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Erectile dysfunction linked to increased heart risks

Erectile dysfunction may be a sign of heart problems in future, the study found.

Men with severe erectile dysfunction are 60% more likely to be hospitalised for coronary heart disease and twice as likely to die prematurely than men with no erectile problems, a new study has found.

Even minor erectile problems could be an indicator of future heart risks, according to a paper on the study published in the journal PLOS Medicine today.

The authors of the study examined data from the 45 and Up Study, which tracked 95,038 men aged 45 years and older.

“We adjusted for a large number of known cardiovascular disease risk factors, such as age, smoking, diabetes, obesity and so on. The ability of erectile dysfunction to predict this 60% increase in coronary heart disease and doubling of risk in premature death is over and above those other risk factors,” lead author and 45 and Up Study Scientific Director, Professor Emily Banks said.

The researchers concluded that even mild erectile problems could hint at an increased risk of cardiovascular disease in future.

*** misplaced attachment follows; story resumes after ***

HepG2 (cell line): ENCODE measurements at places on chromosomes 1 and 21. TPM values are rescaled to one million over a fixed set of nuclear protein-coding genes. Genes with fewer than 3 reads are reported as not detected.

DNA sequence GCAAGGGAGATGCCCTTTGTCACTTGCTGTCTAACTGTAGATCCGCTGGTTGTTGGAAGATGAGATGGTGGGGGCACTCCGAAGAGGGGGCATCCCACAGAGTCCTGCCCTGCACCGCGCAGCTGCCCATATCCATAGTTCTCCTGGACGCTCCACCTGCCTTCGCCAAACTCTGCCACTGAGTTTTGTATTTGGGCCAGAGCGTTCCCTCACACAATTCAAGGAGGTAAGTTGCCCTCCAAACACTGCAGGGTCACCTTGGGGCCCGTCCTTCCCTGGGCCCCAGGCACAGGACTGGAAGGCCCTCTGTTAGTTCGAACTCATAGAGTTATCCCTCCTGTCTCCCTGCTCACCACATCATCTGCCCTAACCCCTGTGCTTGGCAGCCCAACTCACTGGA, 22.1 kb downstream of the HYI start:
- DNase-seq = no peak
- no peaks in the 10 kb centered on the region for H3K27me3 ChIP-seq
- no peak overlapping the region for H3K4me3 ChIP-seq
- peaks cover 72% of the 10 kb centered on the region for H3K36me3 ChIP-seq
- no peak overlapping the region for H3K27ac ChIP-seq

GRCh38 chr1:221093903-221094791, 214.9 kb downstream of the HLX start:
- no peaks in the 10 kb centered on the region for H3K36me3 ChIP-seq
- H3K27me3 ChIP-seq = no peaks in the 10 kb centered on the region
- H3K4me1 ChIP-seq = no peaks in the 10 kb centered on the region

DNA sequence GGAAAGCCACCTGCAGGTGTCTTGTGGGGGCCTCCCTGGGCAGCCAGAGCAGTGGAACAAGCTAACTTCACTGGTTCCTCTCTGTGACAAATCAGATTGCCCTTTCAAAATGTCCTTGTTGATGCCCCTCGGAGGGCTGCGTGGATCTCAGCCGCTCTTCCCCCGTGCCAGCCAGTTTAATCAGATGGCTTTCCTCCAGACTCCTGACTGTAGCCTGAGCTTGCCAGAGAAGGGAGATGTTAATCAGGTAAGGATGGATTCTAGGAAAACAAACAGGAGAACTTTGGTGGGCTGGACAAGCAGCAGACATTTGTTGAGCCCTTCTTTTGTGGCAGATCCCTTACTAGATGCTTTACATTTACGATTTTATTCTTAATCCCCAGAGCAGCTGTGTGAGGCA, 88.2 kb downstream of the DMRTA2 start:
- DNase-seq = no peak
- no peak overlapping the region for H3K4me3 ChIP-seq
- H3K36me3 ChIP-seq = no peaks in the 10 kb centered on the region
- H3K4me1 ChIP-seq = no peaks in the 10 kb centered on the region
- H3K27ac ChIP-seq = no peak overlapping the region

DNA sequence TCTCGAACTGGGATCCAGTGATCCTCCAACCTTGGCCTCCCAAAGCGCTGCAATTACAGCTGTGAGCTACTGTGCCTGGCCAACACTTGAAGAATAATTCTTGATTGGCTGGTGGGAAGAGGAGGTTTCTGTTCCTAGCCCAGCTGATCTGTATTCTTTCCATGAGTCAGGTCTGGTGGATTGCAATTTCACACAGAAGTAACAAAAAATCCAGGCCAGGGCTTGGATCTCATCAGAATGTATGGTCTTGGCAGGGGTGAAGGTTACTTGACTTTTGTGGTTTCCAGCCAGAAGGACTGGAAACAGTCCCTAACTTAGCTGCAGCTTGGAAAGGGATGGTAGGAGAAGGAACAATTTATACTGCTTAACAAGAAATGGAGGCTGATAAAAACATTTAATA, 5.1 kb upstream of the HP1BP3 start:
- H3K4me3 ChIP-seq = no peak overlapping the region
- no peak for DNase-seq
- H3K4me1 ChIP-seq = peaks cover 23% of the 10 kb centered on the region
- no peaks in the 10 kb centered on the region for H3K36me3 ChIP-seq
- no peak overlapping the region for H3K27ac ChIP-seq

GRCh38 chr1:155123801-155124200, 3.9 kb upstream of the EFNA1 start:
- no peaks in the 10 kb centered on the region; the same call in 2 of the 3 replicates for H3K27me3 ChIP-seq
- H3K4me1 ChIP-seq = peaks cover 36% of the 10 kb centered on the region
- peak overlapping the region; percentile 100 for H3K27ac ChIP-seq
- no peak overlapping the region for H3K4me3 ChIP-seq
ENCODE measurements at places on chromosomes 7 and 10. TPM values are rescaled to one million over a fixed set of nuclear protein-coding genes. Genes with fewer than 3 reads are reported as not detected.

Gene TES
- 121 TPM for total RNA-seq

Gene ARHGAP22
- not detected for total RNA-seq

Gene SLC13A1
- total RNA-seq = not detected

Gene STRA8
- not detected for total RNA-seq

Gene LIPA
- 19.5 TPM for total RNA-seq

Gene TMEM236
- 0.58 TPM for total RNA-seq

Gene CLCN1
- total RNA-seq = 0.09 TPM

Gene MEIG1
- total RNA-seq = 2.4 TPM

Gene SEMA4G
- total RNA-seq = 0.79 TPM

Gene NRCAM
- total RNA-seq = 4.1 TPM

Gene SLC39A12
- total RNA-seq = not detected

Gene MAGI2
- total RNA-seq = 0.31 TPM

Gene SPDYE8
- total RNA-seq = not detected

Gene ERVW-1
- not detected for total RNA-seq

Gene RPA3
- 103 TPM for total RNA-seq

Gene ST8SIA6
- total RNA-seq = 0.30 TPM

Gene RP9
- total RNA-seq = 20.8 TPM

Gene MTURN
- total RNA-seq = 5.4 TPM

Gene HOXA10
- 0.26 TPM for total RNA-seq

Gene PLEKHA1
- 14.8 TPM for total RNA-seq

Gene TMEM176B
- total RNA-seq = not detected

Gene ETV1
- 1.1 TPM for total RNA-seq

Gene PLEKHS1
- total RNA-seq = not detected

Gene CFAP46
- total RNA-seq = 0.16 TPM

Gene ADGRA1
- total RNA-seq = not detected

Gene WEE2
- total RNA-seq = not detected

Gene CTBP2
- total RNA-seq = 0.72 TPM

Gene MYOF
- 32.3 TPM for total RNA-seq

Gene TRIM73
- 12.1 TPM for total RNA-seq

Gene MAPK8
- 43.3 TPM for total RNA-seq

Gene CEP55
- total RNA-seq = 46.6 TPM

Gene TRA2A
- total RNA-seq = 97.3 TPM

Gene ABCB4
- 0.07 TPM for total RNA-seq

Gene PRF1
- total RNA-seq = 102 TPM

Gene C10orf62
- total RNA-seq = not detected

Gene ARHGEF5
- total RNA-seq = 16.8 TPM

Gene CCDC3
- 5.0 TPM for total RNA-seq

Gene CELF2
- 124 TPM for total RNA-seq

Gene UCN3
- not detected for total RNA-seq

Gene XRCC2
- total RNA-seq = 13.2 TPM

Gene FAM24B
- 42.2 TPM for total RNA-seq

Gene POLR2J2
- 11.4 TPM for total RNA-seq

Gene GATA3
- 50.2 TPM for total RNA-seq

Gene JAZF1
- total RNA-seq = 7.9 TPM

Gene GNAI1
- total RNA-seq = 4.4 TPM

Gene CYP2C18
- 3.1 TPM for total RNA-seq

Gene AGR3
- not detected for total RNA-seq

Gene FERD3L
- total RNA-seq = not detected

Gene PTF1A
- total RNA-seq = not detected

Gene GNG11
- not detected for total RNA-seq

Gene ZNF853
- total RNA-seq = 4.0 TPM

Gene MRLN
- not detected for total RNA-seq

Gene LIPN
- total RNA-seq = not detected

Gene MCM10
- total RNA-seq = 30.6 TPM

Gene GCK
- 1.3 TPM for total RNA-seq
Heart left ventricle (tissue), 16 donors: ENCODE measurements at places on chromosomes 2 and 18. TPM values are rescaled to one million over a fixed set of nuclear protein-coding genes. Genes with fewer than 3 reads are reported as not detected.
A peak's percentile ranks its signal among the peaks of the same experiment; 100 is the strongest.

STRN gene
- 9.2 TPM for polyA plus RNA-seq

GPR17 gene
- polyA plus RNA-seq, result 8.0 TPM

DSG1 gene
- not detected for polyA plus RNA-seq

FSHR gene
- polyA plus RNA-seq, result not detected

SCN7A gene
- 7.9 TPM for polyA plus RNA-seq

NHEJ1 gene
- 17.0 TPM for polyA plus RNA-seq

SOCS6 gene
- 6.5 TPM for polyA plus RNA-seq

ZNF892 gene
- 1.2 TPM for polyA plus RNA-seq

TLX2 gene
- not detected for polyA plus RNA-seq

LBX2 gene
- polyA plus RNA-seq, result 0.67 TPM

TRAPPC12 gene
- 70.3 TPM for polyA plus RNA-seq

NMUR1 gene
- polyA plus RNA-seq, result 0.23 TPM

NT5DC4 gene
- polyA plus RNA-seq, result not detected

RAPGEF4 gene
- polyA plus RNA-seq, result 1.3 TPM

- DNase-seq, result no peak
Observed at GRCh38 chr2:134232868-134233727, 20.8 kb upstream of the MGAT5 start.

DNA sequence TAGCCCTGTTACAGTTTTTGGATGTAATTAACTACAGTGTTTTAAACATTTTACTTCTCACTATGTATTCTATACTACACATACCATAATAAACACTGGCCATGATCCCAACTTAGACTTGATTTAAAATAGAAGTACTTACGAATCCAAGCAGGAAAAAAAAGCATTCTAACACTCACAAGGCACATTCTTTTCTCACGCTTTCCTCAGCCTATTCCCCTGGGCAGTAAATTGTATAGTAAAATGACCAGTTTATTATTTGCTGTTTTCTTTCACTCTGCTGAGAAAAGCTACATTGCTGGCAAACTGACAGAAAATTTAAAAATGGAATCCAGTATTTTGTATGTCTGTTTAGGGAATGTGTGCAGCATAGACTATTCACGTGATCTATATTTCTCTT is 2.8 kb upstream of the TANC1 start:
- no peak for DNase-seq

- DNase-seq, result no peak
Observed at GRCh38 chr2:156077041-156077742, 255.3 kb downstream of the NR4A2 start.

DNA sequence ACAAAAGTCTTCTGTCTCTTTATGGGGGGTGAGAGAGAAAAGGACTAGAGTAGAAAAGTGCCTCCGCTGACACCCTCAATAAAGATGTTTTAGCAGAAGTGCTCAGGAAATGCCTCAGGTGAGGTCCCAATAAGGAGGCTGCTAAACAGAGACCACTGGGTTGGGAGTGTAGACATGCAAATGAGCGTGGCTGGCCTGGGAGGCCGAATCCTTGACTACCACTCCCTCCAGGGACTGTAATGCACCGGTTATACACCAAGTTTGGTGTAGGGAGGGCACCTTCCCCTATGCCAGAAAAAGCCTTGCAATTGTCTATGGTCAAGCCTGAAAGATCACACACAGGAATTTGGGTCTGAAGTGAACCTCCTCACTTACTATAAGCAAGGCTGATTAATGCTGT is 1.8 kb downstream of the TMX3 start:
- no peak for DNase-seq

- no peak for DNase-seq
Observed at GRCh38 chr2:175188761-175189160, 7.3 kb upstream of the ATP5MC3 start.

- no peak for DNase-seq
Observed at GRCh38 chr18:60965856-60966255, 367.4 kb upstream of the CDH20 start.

“Because we found this gradient in risk, it means you can extrapolate further back along that curve to say, ‘If you have mild erectile dysfunction, you are likely to have a mild increase in risk’,” Professor Banks said.

The erectile dysfunction does not cause the heart disease but may be an early indicator of the problems that lead to it, such as a build-up of plaque in the arteries, she said.

“It’s got quite serious practical implications. If men have erectile dysfunction, they really need to take action by going to their GP and having a heart check. They have an opportunity to take action before it’s too late.”

Dr Doug Lording, Endocrinologist and Andrologist, Cabrini Hospital and Honorary Clinical Associate Professor of Medicine at Monash University said the new study adds to the already convincing data to confirm that erectile dysfunction is a predictor of future cardiovascular disease.

“This association has also been shown in a Western Australian study to hold for younger men in their 20s and 30s. In diabetic men, erectile dysfunction has been shown to be a predictor of significant ‘silent’ coronary artery disease,” said Dr Lording, who was not involved in the 45 and Up study.

“Men who develop erectile dysfunction should talk to their local doctor, even if they are not interested in restoring sexual function.”

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